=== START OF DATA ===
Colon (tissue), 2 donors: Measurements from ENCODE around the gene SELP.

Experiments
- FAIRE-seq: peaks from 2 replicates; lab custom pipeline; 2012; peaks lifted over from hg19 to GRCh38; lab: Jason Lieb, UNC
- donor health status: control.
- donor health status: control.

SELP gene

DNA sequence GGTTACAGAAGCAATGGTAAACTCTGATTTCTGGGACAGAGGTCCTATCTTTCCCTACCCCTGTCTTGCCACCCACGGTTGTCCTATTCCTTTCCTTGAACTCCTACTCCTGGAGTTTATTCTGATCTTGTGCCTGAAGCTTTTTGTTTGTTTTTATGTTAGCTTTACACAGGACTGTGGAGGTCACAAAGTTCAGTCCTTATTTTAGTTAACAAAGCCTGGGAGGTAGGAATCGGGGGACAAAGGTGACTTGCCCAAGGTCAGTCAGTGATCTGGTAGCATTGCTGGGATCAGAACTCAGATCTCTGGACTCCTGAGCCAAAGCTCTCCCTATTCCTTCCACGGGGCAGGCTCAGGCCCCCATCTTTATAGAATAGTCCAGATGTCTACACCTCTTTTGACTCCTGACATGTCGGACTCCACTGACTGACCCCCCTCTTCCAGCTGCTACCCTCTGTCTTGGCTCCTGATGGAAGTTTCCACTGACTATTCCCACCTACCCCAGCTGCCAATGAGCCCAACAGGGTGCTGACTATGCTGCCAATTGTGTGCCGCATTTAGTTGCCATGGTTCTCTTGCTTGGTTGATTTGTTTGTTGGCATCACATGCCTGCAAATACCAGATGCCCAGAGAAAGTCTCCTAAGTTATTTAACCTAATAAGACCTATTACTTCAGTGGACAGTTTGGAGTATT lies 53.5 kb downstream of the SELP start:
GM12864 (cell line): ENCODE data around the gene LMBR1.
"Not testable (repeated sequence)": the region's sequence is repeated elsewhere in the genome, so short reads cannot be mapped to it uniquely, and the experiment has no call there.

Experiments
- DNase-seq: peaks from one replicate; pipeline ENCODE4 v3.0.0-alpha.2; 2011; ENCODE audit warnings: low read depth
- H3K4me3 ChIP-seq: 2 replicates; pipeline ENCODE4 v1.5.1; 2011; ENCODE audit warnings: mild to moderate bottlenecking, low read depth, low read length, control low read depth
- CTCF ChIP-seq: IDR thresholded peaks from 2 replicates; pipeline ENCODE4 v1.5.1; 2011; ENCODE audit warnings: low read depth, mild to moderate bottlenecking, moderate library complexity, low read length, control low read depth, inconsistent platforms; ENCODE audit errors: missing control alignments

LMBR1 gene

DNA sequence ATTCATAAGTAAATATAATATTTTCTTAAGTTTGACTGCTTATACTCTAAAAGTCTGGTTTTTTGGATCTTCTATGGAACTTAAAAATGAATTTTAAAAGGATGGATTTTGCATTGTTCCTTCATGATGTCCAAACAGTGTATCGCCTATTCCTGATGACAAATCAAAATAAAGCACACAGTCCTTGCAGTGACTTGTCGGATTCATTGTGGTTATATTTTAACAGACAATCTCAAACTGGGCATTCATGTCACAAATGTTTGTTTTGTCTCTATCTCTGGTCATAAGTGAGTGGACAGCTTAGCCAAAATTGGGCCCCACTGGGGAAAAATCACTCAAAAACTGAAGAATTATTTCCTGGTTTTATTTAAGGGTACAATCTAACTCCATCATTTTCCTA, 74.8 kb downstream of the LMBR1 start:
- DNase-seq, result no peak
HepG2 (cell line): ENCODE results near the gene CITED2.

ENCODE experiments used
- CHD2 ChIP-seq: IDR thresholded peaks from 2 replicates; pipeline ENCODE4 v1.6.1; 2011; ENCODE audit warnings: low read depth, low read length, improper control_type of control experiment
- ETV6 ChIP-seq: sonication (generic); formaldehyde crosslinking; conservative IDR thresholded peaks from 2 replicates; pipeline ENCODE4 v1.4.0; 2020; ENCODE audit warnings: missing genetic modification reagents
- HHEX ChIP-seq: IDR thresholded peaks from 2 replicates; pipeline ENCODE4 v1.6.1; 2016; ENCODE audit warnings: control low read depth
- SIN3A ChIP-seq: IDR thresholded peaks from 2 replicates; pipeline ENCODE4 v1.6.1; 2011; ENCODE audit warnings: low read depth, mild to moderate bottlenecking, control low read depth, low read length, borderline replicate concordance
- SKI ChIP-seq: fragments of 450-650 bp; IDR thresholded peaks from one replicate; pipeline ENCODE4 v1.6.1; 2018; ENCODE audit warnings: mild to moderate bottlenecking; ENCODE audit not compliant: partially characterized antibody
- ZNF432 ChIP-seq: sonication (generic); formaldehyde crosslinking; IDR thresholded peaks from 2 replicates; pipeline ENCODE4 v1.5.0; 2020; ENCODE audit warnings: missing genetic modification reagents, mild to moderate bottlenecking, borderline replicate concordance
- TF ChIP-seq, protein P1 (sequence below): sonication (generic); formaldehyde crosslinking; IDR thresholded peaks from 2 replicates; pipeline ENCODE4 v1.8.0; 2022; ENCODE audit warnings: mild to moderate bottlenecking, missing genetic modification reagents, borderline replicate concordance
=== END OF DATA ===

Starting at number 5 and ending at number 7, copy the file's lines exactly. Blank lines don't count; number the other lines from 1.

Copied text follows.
- donor health status: control.

SELP gene

DNA sequence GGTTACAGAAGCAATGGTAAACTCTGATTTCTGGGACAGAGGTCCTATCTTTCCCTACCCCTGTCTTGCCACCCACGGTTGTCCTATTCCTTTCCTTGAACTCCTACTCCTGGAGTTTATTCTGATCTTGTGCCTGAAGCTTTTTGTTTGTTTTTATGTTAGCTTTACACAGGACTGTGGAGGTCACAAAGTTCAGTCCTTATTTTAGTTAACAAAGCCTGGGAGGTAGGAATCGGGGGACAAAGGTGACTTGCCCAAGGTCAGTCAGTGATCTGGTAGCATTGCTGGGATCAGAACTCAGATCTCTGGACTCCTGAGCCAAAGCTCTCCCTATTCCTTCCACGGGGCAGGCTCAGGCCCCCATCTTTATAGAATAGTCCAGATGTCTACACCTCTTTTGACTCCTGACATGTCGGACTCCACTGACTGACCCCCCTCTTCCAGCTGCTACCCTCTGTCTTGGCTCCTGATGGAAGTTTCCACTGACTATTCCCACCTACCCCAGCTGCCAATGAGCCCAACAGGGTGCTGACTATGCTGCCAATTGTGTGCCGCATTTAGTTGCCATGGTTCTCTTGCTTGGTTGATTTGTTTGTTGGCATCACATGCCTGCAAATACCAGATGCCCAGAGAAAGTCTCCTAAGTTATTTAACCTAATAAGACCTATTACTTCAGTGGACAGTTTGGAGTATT lies 53.5 kb downstream of the SELP start: